Soley History, Family Crest & Coats of Arms
The name Soley arrived in England after the Norman Conquest of 1066. The Soley family lived in Derbyshire. Their name, however, is a reference to Subligny, Normandy, the family's place of residence prior to the Norman Conquest of England in 1066.
Early Origins of the Soley family
The surname Soley was first found in Derbyshire where they held a family seat from very early times and were granted lands by Duke William of Normandy, their liege Lord, for their distinguished assistance at the Battle of Hastings in 1066 A.D. They were descended from a noble who accompanied King William whose home in Normandy was at Subligny near Avranche. Richard Subligny was Bishop of Avranches. They acquired considerable estates in Cornwall, Devon and Somerset by marriage with the Painells, but their main estates were at Newton Solney which later became Soley, and Sola.
" The men of Sole," according to Wace, were conspicuous at the battle of Hastings, " striking at close quarters, and holding their shields over their heads so as to receive the blows of the hatchet." The fief of Soules was held of the Honour of St. Lo at the time of the Conquest; but was soon afterwards granted to the chapter of Bayeux.Under Henry IL, there was a William de Soules who held three knights' fees in Normandy; two of them in the Comte of Mortaine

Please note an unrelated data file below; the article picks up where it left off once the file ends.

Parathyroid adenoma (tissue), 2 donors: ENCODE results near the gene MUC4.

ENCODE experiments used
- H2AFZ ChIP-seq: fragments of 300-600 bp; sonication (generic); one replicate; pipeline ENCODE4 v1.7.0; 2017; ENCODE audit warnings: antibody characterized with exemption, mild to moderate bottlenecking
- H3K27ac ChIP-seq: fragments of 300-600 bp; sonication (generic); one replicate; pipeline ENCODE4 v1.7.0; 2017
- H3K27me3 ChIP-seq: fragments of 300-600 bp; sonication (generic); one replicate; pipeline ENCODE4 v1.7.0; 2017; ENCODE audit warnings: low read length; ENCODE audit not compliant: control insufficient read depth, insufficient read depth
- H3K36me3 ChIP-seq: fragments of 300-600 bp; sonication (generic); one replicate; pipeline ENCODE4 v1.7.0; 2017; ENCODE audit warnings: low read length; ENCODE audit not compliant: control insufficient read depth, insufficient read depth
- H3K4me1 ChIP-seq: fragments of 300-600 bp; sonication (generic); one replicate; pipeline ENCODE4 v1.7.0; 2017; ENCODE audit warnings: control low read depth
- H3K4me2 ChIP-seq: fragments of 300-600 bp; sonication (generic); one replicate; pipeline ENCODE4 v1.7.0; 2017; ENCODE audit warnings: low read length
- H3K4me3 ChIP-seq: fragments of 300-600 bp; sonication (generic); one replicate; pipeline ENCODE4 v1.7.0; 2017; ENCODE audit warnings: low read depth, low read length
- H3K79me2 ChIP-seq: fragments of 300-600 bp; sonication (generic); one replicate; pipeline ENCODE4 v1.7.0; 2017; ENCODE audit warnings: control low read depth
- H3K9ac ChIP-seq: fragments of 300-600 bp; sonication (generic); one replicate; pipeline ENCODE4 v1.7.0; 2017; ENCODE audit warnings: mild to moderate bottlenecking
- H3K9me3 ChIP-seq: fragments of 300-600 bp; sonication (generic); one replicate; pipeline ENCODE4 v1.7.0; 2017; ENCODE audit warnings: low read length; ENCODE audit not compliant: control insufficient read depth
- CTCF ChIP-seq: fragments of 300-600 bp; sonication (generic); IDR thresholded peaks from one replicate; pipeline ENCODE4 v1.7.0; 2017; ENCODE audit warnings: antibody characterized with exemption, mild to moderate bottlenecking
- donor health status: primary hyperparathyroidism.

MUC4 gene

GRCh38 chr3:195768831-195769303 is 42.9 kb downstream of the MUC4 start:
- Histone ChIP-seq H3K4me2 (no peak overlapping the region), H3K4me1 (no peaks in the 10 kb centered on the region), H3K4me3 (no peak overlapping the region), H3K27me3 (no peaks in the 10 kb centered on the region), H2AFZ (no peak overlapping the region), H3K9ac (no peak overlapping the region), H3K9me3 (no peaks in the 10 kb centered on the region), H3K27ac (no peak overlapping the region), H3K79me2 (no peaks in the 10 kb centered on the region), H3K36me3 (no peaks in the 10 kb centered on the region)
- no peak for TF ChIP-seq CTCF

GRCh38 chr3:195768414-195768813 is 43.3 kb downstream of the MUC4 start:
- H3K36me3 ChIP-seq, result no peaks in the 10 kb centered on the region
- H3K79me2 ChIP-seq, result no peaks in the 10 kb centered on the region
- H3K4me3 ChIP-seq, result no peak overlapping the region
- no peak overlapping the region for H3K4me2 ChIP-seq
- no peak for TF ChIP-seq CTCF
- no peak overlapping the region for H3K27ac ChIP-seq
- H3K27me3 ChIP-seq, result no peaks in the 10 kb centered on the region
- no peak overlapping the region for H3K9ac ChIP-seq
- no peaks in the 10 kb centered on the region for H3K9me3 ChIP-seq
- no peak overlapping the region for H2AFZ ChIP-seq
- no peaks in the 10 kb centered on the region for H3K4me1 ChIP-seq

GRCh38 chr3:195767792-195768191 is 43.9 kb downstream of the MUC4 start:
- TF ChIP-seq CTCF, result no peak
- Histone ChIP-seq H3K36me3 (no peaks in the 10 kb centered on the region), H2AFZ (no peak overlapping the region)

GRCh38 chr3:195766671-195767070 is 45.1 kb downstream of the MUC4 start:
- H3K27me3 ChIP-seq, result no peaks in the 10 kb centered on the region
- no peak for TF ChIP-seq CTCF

The Kentish family of this name (of whom John de Soles bought Betshanger in 1347) derived it from the manor of Soles (Domesday) in the parish of Nonington. This family was in early times most powerful in Scotland, where it gave its name to the barony of Soulistoun - now Saltoun - in East Lothian. Ranulph de Soulis witnesses a Stirling charter of David I.: and either he, or one of his successors, is styled Pincerna Regis. They were frequent benefactors to Newbottle Abbey and other monasteries; and " their power," says Sir Walter Scott, "extended over the South and West Marches, where they appear to have possessed the whole district of Liddesdale, with five rich baronies in Roxburghshire.
Early History of the Soley family
This web page shows only a small excerpt of our Soley research. Another 270 words (19 lines of text) covering the years 1281, 1291, 1318, 1300, 1302, 1595 and 1679 are included under the topic Early Soley History in all our PDF Extended History products and printed products wherever possible.
Soley Spelling Variations
Anglo-Norman names tend to be marked by an enormous number of spelling variations. This is largely due to the fact that Old and Middle English lacked any spelling rules when Norman French was introduced in the 11th century. The languages of the English courts at that time were French and Latin. These various languages mixed quite freely in the evolving social milieu. The final element of this mix is that medieval scribes spelled words according to their sounds rather than any definite rules, so a name was often spelled in as many different ways as the number of documents it appeared in. The name was spelled Sola, Soul, Soule, Sole, Sooley, Soole, Solley, Sollee, Soully, Sully, Soley, Solney and many more.
Early Notables of the Soley family (pre 1700)